Evidence is mounting that the Mexican paramilitary group Los Zetas has begun to infiltrate El Salvador in search of weapons. The recent seizure of 1,812 grenades is now suspected to have been destined for a group of Zetas in Guatemala. News sources have linked the stolen grenades have implicated a recently vanished army major with ties to the Zetas.
Los Zetas is a Mexican cartel that includes many former members of the Mexican Special Forces. The gang is sophisticatedly organized and brutal, and its members are intelligent and very well trained. It is estimated that about 35,000 people have died in Mexico since Mexico’s president, Felipe Calderón, started cracking down on drug trafficking and organized crime in Mexico in 2006. Calderón’s mandated closing and patrolling of spaces and territories in Mexico that were known to be dominated and controlled by drug cartels, namely Los Zeta, has been effective, and has spurred parts of the gang to migrate to locations where the can more easily operate.
Funes has explicitly stated that there is a group of Los Zetas that is exploring El Salvador, trying to form alliances or open relations with local gangs and drug traffickers. He doesn’t necessarily believe that gang members will settle in El Salvador, as they are currently doing in Guatemala, but he worries that they are arriving with the intent of acquiring assault weapons. Funes reasons that there are many weapons in the hands of Salvadoran civilians that have not be registered or legalized as a consequence of 12 years of civil war within the country. This makes weapons transfers easy and virtually undetectable, providing a prime opportunity for the Zetas to acquire arms in El Salvador.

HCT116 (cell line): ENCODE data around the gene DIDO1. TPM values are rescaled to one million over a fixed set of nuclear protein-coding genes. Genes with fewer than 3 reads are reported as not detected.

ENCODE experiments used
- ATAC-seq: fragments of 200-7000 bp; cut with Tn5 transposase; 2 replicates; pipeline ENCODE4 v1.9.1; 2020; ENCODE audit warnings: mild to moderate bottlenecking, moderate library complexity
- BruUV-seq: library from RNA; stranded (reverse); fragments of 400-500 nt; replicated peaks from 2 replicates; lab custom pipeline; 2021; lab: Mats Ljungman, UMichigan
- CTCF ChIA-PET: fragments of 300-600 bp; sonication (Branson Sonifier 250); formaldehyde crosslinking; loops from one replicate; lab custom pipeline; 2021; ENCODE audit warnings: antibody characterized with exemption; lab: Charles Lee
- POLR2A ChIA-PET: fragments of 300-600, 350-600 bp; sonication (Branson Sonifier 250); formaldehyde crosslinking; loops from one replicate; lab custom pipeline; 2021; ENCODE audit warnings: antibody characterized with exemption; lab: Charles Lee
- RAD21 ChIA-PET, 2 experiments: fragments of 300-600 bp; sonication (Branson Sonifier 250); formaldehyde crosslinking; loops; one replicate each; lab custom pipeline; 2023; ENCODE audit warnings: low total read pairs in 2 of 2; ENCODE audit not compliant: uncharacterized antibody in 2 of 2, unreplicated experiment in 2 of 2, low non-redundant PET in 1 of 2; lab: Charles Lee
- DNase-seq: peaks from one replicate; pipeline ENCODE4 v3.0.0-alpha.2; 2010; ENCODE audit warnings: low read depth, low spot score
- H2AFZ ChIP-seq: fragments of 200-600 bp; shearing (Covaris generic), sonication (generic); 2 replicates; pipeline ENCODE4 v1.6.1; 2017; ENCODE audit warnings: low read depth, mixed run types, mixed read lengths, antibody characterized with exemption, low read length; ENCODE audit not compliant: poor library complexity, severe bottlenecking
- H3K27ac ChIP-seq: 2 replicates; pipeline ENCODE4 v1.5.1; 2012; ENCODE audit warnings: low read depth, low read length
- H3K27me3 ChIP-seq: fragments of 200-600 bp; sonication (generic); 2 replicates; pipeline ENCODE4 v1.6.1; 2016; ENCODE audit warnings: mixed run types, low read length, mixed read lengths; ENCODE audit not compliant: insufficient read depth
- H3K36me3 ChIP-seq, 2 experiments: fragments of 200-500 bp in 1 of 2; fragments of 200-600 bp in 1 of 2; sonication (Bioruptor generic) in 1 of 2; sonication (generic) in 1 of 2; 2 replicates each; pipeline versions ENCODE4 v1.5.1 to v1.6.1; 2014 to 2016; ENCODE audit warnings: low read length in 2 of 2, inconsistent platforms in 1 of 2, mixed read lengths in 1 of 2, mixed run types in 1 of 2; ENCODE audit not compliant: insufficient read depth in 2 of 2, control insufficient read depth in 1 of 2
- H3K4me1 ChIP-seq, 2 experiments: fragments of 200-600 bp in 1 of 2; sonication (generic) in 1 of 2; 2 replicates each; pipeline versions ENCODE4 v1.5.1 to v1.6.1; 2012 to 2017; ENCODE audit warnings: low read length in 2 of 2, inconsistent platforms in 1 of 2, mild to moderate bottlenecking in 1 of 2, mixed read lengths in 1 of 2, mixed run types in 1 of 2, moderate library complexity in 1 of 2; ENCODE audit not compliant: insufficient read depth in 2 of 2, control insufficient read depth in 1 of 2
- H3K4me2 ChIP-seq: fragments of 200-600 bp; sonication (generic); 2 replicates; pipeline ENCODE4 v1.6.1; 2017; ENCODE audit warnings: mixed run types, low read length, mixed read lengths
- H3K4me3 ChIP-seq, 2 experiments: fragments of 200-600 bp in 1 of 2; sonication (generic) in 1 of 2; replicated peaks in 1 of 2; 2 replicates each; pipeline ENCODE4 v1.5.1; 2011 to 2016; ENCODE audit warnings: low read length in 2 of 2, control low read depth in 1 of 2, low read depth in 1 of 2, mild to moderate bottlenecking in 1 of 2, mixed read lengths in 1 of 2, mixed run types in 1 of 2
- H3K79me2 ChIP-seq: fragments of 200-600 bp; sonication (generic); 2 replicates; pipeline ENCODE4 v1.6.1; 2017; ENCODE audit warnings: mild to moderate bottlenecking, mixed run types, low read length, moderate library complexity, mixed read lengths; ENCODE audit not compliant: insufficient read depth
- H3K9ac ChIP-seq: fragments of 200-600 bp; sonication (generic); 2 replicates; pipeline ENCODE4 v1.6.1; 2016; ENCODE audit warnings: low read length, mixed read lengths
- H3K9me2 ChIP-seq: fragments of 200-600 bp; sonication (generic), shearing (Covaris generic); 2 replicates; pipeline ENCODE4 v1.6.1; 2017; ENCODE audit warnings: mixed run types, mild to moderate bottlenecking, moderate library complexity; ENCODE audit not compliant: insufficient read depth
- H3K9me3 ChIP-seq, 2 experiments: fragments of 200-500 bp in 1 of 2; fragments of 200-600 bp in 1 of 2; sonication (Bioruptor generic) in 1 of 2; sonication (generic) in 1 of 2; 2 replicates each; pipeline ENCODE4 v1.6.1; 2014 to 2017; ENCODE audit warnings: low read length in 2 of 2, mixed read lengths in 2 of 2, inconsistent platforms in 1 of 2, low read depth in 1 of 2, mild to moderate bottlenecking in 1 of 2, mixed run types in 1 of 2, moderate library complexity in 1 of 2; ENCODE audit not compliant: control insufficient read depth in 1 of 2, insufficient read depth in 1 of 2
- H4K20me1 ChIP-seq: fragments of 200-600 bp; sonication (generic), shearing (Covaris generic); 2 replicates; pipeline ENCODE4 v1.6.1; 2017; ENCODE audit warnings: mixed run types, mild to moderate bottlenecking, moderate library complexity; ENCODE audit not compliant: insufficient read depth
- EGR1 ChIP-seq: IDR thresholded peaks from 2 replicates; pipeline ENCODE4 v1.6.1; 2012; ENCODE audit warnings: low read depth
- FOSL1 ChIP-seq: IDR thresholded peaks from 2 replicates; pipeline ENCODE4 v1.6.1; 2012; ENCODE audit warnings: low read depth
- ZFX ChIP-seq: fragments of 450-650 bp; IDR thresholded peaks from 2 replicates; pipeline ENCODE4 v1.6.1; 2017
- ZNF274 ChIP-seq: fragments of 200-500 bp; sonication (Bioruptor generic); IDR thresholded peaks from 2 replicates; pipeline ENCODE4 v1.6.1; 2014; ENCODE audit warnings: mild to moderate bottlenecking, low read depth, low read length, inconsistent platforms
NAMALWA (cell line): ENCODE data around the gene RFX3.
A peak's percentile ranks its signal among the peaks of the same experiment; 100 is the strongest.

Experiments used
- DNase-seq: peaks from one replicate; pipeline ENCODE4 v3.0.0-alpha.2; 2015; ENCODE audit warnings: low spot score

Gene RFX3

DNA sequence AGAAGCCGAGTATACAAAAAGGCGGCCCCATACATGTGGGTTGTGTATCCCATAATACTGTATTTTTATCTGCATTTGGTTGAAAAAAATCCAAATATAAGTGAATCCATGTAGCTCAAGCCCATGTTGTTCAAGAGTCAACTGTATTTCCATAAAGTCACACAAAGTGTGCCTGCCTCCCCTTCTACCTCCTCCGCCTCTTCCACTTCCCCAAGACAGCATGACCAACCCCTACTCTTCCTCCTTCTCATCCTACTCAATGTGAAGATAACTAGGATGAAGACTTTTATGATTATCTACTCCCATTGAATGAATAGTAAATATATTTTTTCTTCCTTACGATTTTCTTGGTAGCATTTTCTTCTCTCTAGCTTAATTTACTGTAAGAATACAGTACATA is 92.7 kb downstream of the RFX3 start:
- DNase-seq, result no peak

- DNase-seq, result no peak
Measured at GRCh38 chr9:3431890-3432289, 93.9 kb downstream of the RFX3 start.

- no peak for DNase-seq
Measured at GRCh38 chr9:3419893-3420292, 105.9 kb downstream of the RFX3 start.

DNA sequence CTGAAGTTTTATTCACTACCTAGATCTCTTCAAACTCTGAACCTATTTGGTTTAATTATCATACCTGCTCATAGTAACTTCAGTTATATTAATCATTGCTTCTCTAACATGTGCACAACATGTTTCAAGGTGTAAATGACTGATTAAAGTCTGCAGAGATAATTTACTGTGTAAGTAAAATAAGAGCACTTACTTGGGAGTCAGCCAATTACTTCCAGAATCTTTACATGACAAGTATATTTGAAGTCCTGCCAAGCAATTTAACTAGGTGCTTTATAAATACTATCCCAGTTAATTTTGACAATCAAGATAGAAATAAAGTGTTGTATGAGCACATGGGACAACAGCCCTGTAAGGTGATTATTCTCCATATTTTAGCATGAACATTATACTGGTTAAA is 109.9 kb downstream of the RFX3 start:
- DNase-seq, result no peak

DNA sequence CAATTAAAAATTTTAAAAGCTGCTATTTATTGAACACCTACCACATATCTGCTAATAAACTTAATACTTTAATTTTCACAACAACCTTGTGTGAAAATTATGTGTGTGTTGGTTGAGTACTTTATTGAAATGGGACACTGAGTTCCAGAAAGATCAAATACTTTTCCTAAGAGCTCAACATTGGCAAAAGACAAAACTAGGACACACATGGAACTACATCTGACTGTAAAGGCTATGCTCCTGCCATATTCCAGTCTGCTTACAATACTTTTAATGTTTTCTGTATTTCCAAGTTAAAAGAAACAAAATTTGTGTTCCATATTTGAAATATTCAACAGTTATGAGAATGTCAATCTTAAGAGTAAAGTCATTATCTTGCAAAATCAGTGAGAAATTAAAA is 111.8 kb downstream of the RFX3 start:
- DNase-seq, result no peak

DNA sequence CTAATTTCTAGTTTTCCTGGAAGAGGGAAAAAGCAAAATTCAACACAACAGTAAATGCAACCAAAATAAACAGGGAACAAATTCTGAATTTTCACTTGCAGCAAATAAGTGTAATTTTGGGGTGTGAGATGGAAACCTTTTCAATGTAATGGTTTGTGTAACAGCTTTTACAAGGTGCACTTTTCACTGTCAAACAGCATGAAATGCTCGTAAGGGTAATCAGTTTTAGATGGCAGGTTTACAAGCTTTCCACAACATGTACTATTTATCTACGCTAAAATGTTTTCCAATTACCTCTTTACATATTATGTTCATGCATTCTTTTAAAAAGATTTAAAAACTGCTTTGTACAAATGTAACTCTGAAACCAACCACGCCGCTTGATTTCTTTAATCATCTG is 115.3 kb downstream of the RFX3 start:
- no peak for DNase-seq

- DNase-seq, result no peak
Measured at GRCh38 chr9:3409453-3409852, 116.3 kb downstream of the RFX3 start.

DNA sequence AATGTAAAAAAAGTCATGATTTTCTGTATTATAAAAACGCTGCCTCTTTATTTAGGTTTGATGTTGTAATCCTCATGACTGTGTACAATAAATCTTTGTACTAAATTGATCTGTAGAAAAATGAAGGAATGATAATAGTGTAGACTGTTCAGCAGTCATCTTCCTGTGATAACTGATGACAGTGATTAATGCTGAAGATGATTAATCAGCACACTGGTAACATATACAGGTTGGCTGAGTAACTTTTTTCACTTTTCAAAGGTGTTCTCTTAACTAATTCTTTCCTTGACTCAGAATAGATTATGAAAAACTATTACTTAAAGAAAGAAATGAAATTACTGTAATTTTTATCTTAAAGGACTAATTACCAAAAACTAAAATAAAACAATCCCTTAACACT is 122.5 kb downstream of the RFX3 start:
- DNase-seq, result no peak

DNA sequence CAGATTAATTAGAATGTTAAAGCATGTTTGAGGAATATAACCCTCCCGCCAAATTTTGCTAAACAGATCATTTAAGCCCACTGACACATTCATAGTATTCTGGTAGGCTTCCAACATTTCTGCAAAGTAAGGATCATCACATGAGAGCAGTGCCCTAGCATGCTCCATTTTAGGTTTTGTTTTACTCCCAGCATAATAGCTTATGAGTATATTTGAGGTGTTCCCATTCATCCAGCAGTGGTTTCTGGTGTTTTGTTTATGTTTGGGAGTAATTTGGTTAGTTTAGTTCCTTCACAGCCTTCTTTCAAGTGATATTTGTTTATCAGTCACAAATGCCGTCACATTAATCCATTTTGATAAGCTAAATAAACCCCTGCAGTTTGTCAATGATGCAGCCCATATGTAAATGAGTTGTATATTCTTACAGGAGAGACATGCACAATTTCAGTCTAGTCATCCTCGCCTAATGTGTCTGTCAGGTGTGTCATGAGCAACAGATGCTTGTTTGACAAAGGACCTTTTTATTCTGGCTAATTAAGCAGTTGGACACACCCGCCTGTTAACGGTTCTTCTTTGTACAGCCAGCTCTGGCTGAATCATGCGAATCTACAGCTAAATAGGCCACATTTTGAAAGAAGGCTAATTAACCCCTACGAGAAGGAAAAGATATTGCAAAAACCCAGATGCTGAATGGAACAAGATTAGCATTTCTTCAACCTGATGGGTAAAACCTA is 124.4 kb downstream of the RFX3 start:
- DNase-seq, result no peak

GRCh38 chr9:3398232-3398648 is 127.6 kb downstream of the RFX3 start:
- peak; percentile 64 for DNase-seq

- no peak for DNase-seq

However, others have raised the specter of a more permanent move by Los Zetas into El Salvador. In addition to its abundance of weapons, El Salvador’s use of the US dollar may make it an easy place to launder drug money. Recent seizures of large amounts of cash and the discovery of a purported Zeta training camp in the vicinity of Guazapa have added to fears that the drug war may have found a new battleground.
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